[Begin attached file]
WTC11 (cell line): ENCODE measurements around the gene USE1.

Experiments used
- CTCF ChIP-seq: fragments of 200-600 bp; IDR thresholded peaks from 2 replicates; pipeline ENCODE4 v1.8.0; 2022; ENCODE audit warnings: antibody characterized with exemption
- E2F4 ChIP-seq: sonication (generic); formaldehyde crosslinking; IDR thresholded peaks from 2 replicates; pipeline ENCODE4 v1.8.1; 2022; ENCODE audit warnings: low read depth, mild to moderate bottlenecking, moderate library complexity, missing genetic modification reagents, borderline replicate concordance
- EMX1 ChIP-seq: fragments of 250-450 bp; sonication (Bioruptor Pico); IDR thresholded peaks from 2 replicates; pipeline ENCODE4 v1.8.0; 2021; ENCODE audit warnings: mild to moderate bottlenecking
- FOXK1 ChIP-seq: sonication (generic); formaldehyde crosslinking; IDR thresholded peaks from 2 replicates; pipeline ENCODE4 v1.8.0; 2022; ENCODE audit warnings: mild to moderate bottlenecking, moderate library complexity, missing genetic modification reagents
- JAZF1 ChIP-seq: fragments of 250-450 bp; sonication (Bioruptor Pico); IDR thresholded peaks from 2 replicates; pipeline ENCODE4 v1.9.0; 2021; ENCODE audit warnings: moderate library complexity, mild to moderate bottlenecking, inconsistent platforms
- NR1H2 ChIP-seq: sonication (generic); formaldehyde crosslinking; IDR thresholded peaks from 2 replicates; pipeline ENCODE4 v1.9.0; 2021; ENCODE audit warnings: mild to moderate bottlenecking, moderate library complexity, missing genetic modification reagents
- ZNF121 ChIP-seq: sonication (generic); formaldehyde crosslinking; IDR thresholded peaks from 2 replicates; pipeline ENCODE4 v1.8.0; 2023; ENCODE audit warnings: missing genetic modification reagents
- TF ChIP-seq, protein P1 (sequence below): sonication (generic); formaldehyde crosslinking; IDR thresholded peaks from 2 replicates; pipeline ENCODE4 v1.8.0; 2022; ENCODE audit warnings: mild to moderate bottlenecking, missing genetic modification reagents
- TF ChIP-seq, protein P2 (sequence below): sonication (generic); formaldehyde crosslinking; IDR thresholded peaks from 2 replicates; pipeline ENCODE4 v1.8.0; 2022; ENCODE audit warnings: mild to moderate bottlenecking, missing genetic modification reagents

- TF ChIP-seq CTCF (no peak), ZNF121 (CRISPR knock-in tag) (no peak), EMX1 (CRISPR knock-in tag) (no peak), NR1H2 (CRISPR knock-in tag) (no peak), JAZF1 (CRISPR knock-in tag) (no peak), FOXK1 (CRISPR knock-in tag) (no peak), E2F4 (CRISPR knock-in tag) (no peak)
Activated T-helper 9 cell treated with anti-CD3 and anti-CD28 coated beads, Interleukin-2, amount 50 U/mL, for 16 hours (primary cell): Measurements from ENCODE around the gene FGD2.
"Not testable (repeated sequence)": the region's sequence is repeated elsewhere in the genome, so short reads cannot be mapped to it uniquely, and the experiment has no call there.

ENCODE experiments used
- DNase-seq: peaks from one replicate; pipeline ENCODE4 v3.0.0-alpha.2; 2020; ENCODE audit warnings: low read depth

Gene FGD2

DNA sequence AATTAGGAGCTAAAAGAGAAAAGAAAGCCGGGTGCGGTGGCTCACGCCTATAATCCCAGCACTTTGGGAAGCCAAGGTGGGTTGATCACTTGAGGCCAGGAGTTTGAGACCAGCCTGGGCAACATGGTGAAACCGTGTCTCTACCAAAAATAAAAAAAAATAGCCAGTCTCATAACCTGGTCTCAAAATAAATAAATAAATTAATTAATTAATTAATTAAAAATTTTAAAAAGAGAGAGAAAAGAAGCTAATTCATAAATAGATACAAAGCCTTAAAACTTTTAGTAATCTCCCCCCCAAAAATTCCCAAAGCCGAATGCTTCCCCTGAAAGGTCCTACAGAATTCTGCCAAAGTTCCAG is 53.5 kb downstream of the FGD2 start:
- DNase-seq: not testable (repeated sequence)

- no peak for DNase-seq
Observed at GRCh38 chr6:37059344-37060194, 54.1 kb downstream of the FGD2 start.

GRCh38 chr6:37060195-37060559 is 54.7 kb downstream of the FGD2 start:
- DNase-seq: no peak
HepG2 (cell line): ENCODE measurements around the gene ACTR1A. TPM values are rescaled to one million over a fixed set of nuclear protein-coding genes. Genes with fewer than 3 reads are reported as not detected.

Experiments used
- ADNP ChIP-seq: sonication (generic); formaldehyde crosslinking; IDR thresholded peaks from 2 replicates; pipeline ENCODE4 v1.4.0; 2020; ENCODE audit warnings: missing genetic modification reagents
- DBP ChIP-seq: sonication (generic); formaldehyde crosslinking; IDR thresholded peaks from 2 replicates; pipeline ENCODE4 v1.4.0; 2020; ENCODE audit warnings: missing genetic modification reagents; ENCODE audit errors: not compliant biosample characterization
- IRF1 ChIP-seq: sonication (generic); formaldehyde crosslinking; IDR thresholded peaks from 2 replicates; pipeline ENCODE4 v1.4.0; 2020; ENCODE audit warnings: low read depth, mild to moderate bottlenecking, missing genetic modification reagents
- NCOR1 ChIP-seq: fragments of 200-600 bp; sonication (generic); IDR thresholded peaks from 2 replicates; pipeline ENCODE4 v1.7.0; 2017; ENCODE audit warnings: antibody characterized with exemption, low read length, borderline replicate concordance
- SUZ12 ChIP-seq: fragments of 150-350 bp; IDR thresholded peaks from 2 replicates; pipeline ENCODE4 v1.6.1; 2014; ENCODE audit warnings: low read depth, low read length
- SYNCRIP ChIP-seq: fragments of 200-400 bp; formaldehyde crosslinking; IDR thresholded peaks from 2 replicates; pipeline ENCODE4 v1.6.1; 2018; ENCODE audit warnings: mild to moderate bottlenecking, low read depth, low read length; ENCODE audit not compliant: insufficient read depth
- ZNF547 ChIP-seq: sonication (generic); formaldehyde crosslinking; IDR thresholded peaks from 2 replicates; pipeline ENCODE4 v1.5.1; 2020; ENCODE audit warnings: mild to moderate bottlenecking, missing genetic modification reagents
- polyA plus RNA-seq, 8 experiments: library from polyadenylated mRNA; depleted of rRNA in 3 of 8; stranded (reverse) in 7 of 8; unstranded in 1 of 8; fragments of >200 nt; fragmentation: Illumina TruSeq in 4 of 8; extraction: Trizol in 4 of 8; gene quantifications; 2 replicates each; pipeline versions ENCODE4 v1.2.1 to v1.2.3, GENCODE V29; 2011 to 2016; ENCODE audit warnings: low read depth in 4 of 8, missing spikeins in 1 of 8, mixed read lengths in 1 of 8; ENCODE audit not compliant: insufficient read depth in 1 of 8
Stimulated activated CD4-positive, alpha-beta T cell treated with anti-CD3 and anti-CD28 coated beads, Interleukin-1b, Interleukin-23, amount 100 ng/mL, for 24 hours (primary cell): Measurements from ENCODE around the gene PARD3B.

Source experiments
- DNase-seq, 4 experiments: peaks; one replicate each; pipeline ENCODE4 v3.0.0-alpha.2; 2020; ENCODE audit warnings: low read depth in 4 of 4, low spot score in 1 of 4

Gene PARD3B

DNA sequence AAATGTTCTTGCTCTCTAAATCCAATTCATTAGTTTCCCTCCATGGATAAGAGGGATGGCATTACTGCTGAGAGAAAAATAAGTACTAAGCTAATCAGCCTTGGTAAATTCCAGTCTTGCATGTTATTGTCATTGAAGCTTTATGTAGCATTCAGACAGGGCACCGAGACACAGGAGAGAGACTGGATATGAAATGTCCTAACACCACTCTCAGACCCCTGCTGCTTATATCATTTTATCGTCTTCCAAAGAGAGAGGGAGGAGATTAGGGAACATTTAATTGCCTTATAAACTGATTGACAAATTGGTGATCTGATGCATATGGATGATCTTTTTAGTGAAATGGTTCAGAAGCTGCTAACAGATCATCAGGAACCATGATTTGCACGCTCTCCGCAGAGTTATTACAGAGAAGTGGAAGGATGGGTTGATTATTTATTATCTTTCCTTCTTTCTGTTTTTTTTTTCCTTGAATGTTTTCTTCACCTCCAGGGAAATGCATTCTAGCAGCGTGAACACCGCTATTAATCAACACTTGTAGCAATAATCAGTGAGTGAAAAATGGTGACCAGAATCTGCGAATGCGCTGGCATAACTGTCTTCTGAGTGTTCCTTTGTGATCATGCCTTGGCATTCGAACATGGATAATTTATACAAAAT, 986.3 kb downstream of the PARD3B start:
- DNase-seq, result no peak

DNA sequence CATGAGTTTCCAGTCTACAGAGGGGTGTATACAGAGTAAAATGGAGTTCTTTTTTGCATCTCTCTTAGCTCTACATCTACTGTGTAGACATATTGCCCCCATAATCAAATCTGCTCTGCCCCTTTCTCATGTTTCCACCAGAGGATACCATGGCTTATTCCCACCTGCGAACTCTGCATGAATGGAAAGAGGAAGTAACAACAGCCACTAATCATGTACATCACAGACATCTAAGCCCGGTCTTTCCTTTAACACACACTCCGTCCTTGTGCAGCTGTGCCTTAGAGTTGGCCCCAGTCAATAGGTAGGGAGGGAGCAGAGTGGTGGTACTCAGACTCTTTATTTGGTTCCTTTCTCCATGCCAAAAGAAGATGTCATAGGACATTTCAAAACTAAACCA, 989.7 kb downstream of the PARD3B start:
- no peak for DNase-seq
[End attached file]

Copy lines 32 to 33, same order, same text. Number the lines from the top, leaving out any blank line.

- ZNF547 ChIP-seq: sonication (generic); formaldehyde crosslinking; IDR thresholded peaks from 2 replicates; pipeline ENCODE4 v1.5.1; 2020; ENCODE audit warnings: mild to moderate bottlenecking, missing genetic modification reagents
- polyA plus RNA-seq, 8 experiments: library from polyadenylated mRNA; depleted of rRNA in 3 of 8; stranded (reverse) in 7 of 8; unstranded in 1 of 8; fragments of >200 nt; fragmentation: Illumina TruSeq in 4 of 8; extraction: Trizol in 4 of 8; gene quantifications; 2 replicates each; pipeline versions ENCODE4 v1.2.1 to v1.2.3, GENCODE V29; 2011 to 2016; ENCODE audit warnings: low read depth in 4 of 8, missing spikeins in 1 of 8, mixed read lengths in 1 of 8; ENCODE audit not compliant: insufficient read depth in 1 of 8